The United Service Organizations Was Chartered
When a World War II soldier received a needed
break from fighting, where could he go and what could he do? A
solution to this problem came with the formation of the United
Service Organizations, popularly known as the USO, on February
4, 1941. Its mission was to provide recreation for on-leave
members of the U.S. armed forces and their families. USO
recreational clubs supplied a place for everything from dancing,
movies, and live entertainment to a quiet place to talk, write
letters, or find religious counsel.
At the suggestion of
General George C. Marshall in 1940, and with the approval of
President Franklin Roosevelt, representatives from existing
public service organizations came together to form the USO Inc.
Creating the USO were the Salvation Army, the YMCA, the YWCA,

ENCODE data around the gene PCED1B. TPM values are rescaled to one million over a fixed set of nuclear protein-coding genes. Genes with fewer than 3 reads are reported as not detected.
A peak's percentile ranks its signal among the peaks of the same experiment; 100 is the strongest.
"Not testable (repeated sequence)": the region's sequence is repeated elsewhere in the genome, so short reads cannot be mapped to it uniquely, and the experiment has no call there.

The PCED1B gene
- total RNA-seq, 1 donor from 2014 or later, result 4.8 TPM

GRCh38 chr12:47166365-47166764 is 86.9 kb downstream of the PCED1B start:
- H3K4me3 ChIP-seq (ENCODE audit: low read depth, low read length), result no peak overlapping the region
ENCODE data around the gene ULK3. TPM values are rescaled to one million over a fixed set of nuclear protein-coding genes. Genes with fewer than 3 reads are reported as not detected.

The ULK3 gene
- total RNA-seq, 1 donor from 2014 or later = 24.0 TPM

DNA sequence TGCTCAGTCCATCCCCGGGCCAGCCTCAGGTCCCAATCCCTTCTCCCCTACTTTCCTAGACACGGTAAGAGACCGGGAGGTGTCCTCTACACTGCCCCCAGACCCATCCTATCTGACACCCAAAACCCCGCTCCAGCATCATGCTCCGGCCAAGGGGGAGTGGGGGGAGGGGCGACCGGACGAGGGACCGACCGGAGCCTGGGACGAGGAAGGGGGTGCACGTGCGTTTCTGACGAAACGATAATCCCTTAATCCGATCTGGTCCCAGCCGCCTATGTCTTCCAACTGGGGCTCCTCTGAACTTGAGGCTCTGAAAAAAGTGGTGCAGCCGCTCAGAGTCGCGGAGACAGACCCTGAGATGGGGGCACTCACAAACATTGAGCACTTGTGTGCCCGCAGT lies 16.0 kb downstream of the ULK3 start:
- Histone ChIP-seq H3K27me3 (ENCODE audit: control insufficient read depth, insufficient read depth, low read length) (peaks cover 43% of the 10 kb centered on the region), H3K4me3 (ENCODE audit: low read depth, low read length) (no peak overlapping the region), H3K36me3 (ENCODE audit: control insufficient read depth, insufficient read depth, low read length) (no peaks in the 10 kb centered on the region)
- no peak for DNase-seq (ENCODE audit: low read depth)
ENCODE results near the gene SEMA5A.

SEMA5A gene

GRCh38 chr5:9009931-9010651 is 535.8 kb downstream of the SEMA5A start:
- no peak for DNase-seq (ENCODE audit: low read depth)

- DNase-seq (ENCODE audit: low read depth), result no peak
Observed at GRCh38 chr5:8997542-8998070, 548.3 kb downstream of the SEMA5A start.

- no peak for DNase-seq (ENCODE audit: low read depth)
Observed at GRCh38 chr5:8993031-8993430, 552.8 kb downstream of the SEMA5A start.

the National Jewish Welfare Board, the Travelers Aid Association
of America, and the National Catholic Community Service. During
World War II, more than 1 million volunteers operated more than
3,000 recreational clubs, which were established wherever they
could find room. Clubs were housed in churches, museums, barns,
railroad cars, storefronts, and other unlikely locales.
During World War II, the best-known USO center in the U.S. was
New York's Stage Door Canteen, celebrated in song and in the
film "Stage Door Canteen" starring Katharine Hepburn and Groucho
Marx. A message on the door read, "All American place for the
all American boy." The Hollywood Canteen was one of the largest
USOs, with capacity for 10,000 and featuring entertainment by
famous movie stars like Bette Davis, Marlene Dietrich, and the
USO champion, Bob Hope.
Comedian Bob Hope is famous for
taking his USO shows on the road and performing at bases and
hospitals, wherever U.S. servicemen were stationed in World War
II and beyond. Disbanded in 1947, the USO reorganized during the
Korean War, expanded considerably during the Vietnam War, and is
still in existence today.
Bob Hope traveled to the troops
in the Korean War, the Vietnam War, and the Persian Gulf War.
His "cowardly wise-guy humor" has brought laughter to millions
of GIs. If you know anyone in the armed forces, ask if they have
ever experienced a USO-sponsored club or event. Maybe they even
saw Bob Hope live.